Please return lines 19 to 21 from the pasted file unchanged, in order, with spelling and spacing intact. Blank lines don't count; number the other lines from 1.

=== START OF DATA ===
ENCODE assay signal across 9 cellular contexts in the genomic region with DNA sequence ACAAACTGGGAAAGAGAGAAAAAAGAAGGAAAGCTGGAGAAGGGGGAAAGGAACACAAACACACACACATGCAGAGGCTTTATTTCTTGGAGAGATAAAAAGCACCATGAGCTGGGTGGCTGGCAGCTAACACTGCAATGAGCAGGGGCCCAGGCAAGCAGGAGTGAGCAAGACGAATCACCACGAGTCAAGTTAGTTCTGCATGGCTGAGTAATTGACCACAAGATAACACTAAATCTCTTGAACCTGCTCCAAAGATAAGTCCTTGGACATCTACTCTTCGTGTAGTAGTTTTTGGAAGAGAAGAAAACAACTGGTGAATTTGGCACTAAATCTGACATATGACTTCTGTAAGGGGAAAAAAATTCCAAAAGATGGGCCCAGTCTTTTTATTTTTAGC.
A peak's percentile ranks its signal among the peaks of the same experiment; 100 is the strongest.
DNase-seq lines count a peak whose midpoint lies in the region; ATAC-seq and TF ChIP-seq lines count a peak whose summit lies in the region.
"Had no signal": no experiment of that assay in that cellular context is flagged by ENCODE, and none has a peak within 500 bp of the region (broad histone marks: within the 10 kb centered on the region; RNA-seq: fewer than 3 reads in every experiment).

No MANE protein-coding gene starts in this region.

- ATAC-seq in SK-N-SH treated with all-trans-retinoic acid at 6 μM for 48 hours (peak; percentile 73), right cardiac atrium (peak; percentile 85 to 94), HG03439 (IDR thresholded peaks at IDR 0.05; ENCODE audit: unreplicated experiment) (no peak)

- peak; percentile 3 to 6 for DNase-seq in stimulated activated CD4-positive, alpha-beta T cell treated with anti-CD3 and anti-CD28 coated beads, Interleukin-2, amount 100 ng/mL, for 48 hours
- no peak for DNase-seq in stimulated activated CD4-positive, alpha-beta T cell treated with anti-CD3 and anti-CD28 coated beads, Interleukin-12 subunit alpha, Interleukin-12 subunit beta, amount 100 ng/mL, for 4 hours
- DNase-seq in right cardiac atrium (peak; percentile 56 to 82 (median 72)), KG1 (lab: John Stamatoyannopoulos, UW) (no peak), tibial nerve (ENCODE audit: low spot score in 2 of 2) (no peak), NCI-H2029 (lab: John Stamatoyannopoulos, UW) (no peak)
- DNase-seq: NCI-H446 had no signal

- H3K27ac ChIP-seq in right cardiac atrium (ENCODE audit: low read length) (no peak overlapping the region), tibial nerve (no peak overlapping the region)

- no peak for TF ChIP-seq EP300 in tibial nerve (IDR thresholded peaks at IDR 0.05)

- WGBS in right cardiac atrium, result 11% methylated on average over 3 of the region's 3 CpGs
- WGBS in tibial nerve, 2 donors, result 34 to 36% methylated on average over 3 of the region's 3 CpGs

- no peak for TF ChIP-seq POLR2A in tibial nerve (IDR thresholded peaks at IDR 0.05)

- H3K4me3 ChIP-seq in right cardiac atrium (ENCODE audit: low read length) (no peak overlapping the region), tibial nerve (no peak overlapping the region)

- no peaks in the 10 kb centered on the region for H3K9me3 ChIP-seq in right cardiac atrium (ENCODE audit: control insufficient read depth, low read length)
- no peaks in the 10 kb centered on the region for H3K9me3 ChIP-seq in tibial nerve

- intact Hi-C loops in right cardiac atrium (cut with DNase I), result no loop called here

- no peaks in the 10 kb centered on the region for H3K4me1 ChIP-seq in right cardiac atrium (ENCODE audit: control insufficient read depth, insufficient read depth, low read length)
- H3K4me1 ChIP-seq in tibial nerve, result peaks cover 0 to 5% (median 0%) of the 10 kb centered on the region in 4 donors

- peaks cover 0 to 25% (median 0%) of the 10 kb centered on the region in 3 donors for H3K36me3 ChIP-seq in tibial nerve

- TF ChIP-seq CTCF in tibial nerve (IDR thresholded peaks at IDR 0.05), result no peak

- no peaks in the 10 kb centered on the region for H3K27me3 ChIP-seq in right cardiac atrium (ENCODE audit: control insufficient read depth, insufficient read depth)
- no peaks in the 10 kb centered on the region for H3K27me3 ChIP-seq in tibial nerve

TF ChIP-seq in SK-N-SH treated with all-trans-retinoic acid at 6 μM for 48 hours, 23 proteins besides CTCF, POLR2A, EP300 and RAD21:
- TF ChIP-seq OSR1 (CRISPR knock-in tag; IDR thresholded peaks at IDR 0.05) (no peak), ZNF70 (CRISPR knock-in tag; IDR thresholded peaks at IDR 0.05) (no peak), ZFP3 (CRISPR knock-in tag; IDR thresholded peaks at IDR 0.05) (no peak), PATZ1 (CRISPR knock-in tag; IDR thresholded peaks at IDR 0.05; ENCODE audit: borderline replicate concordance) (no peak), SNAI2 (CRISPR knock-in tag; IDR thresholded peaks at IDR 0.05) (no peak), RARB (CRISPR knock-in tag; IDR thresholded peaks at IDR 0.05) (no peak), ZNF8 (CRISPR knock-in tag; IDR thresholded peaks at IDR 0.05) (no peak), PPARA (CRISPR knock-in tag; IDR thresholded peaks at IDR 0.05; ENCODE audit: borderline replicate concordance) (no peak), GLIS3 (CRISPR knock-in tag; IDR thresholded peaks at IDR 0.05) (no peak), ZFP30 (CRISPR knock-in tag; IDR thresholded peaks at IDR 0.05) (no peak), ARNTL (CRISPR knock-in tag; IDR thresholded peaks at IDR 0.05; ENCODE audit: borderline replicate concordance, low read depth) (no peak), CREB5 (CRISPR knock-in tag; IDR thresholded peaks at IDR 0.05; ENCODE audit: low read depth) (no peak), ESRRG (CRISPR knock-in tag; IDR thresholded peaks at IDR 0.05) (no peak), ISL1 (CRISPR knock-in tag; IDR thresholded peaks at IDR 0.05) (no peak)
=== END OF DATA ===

- intact Hi-C loops in right cardiac atrium (cut with DNase I), result no loop called here

- no peaks in the 10 kb centered on the region for H3K4me1 ChIP-seq in right cardiac atrium (ENCODE audit: control insufficient read depth, insufficient read depth, low read length)
- H3K4me1 ChIP-seq in tibial nerve, result peaks cover 0 to 5% (median 0%) of the 10 kb centered on the region in 4 donors